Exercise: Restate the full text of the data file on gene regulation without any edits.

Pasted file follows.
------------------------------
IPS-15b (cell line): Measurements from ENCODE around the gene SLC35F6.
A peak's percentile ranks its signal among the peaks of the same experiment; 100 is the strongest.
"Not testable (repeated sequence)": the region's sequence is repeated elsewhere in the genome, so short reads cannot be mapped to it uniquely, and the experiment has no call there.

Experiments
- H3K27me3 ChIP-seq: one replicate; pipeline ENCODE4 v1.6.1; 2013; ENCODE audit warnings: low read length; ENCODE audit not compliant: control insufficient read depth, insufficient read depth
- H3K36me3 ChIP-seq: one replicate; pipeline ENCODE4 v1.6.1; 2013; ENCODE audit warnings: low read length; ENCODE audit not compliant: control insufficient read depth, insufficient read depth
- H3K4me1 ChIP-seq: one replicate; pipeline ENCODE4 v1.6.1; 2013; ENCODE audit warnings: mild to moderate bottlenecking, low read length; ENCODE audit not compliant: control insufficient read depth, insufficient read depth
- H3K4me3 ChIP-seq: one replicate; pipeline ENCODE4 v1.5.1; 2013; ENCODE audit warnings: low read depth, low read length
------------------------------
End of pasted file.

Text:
IPS-15b (cell line): Measurements from ENCODE around the gene SLC35F6.
A peak's percentile ranks its signal among the peaks of the same experiment; 100 is the strongest.
"Not testable (repeated sequence)": the region's sequence is repeated elsewhere in the genome, so short reads cannot be mapped to it uniquely, and the experiment has no call there.

Experiments
- H3K27me3 ChIP-seq: one replicate; pipeline ENCODE4 v1.6.1; 2013; ENCODE audit warnings: low read length; ENCODE audit not compliant: control insufficient read depth, insufficient read depth
- H3K36me3 ChIP-seq: one replicate; pipeline ENCODE4 v1.6.1; 2013; ENCODE audit warnings: low read length; ENCODE audit not compliant: control insufficient read depth, insufficient read depth
- H3K4me1 ChIP-seq: one replicate; pipeline ENCODE4 v1.6.1; 2013; ENCODE audit warnings: mild to moderate bottlenecking, low read length; ENCODE audit not compliant: control insufficient read depth, insufficient read depth
- H3K4me3 ChIP-seq: one replicate; pipeline ENCODE4 v1.5.1; 2013; ENCODE audit warnings: low read depth, low read length